Lecture 7 – Earthquakes
• They result from the rupture of rocks along a fault.
• Energy from an earthquake is released in the form of
• They are mapped according to the epicentre; the focus is
located directly below the epicentre.
• They are measured by seismographs and compared by
• Focus is below group epicenter on the surface
• Energy emitted in all directions from the focus
• The magnitude of an earthquake is expressed as a number to one decimal place.
• This type of measurement was first developed by Richter in 1935
• The Richter Scale was a measure of the strength of a wave at a distance of 100 km from the
• Since then, more accurate methods have been developed and the Richter Scale is no longer in use
The Moment Magnitude Scale
• Today, earthquakes are measured using the Moment Magnitude scale (M).
• The scale is determined by:
o The area ruptured along a fault
o The amount of movement along the fault
o The elasticity (rigidness, how hard rock is in the crust) of the crust at the focus
• Similar to the Richter Scale, it is a logarithmic scale.
o Example: An M7 earthquake represents 10 times the amount of ground motion as an M6
earthquake. M3 to m5 is 100 times the intensity. (EXAM QUESTION)
Magnitude and Frequency of Earthquakes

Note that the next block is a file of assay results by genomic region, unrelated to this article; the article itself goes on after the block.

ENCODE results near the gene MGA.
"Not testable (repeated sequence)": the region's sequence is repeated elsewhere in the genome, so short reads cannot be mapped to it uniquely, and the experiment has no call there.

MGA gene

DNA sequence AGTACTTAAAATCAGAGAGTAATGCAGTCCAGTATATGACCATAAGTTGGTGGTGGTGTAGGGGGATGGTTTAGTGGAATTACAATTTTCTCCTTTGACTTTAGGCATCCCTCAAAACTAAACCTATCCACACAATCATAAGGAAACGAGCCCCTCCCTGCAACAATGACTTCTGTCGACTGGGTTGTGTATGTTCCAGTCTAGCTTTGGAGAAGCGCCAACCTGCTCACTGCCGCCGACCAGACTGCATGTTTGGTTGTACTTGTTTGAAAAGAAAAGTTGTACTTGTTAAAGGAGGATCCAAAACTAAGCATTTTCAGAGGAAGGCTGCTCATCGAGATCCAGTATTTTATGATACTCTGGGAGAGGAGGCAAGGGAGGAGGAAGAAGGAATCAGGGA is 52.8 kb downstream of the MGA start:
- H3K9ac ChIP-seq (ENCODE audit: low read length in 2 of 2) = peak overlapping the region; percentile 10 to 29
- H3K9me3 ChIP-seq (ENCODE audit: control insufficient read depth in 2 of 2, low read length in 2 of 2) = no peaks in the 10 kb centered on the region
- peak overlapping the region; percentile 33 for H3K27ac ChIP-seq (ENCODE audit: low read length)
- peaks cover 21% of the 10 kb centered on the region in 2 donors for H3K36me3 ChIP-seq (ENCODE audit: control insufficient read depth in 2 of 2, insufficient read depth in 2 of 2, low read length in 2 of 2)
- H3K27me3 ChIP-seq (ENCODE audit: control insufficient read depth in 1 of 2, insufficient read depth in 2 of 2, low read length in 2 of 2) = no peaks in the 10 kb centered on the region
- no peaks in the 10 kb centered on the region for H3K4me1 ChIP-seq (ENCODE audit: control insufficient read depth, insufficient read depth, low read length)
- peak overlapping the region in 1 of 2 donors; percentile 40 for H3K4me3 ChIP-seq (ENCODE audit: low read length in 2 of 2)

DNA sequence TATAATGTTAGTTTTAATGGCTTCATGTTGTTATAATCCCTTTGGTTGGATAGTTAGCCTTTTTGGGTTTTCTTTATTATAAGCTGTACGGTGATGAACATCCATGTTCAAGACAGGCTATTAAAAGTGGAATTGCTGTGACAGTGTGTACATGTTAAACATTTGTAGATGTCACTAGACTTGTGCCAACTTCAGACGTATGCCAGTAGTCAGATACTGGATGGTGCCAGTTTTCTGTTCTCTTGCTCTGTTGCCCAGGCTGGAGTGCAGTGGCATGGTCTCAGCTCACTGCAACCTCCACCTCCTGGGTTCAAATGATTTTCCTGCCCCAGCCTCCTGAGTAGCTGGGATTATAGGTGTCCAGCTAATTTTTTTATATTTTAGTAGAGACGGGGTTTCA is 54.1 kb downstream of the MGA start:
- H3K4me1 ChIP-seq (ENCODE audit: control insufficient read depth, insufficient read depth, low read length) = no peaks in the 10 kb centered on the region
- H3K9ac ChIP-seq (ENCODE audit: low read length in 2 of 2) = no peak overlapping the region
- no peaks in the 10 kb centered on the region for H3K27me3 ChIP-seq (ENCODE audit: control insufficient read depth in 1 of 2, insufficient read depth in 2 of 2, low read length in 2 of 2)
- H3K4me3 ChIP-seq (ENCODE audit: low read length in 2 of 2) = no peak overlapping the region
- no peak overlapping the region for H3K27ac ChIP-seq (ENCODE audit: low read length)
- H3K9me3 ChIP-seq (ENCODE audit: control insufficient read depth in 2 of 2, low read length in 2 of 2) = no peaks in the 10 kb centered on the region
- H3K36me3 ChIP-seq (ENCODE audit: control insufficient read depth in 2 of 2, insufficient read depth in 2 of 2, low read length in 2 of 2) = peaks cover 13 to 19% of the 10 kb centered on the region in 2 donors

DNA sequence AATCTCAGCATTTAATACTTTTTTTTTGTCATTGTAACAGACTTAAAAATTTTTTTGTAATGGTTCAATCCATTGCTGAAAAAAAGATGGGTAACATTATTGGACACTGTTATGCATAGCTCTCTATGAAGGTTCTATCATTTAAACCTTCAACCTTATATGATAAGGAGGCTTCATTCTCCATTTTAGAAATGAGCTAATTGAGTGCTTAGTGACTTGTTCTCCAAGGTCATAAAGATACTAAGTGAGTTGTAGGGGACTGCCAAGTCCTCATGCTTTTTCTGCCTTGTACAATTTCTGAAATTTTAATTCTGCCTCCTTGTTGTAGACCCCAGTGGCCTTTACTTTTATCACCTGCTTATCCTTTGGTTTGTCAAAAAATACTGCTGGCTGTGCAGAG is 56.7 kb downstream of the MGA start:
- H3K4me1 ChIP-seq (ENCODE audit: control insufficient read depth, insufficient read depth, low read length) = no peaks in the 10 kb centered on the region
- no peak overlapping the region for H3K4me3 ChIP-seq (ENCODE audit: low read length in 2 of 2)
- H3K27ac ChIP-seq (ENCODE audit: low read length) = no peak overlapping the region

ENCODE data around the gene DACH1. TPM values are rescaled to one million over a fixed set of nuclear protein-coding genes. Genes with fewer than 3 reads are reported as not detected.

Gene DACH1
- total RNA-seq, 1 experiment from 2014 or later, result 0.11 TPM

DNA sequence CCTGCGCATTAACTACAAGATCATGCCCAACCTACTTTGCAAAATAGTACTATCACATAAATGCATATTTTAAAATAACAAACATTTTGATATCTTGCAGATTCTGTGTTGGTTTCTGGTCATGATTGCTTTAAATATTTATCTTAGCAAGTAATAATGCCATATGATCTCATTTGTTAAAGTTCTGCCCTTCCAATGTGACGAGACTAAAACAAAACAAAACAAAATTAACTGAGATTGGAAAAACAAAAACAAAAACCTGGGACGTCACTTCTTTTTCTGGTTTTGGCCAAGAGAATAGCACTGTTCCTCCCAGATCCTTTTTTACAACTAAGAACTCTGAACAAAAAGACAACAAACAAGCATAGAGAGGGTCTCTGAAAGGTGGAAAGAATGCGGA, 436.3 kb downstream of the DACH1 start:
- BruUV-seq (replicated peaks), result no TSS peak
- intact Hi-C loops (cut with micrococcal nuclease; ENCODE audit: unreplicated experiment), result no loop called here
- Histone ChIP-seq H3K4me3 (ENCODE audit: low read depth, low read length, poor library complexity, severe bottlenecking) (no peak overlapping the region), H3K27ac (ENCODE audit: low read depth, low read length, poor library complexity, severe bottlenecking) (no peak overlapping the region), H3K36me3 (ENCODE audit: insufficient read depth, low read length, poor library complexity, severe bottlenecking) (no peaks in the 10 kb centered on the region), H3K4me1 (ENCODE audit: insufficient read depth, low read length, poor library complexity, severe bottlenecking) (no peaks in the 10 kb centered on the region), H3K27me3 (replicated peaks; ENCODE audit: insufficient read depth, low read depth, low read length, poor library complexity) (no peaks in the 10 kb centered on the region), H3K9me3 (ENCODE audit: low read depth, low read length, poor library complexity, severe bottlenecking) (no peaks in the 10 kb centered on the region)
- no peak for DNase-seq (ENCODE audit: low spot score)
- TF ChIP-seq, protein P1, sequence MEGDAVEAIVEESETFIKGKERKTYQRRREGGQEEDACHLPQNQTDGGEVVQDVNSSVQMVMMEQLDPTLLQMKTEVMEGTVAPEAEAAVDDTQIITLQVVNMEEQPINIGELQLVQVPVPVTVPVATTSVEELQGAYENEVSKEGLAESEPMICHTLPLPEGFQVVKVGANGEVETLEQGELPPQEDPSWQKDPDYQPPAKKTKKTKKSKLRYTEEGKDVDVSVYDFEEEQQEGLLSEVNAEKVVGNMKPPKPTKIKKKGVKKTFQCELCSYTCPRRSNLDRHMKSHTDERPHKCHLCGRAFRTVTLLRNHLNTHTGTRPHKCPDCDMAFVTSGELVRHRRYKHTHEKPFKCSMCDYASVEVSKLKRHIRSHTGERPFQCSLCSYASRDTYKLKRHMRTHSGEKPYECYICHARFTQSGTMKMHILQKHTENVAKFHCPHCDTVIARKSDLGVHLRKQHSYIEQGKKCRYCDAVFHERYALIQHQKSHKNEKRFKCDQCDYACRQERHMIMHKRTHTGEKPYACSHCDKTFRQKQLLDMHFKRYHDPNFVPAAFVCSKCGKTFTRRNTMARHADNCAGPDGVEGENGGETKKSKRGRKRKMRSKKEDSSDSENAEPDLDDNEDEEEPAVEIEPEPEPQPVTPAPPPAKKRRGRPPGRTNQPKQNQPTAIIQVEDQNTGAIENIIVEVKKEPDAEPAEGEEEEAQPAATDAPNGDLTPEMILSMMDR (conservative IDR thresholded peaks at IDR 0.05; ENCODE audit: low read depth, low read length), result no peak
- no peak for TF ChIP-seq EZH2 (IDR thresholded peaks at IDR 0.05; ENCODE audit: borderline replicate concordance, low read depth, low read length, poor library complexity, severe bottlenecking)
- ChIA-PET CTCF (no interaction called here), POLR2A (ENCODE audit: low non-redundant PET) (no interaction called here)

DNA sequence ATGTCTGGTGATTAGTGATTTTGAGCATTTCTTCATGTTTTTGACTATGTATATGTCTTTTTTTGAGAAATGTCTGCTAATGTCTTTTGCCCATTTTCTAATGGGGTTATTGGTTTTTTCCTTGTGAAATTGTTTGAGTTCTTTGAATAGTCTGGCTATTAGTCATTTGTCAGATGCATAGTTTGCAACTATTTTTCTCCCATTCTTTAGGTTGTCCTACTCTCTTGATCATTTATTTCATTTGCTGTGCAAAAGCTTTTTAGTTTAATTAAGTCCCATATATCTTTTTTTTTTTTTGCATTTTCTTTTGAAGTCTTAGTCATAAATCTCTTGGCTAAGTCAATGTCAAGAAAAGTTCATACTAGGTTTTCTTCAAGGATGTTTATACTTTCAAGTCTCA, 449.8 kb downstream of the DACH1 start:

• Except for very large earthquakes, the magnitude on the Moment Magnitude Scale is similar to the
• The strongest earthquake to ever occur is M9.5 in Chile in 1960. In canada, it is M8.1 in B.C. in 1949
• There are only a few M9+ earthquakes each century.
• The Modified Mercalli Intensity Scale is a qualitative (descriptive) scale based on damage to
structures and the affect on people.
• It is based on 12 categories
• Maps are produced showing the differences in Modified Mercalli intensities over broad areas
The Modified Mercalli Intensity Scale Earthquake Processes
• Earthquakes are most common at or near plate boundaries.
• Quakes can still happen at places in the middle of continents, away from boundaries.
• Motion at plate boundaries is not usually smooth or constant.
• Friction along plate boundaries exerts a force (stress) on the rocks, exerting strain or deformation
• When the stress exceeds the strength of the rocks, there is a sudden movement along a fault.
• There are two basic types of geologic faults distinguished by the direction of the displacement of rock
• Strike-slip faults
o Displacements are horizontal
• Dip-slip faults
o Displacements are vertical
• The San Andreas Fault is the best
example of this type.
• Neither rock sinks or rises relative to
the other one but move in opposite
• There are three types:
o Reverse faults, thrust faults, and normal faults
• They are comprised of two walls on an incline
defined by miners:
o Footwall (where miners place their feet)
o Hanging- wall (where miners placed their
o These are just names for each rock, so we
can say which one rises or which falls
• Reverse fault: hanging wall has moved up relative to
the footwall inclined at an angle steeper than 45
• Thrust Fault: similar to reverse fault except the
angle is 45 degrees or less
• Normal fault: the hanging wall has moved down
relative to the footwall
• In terms of activity, faults can fall into one of three categories:
- Movement during the past 11,600 years
• Potentially Active
- Movement during the past 2.6 million years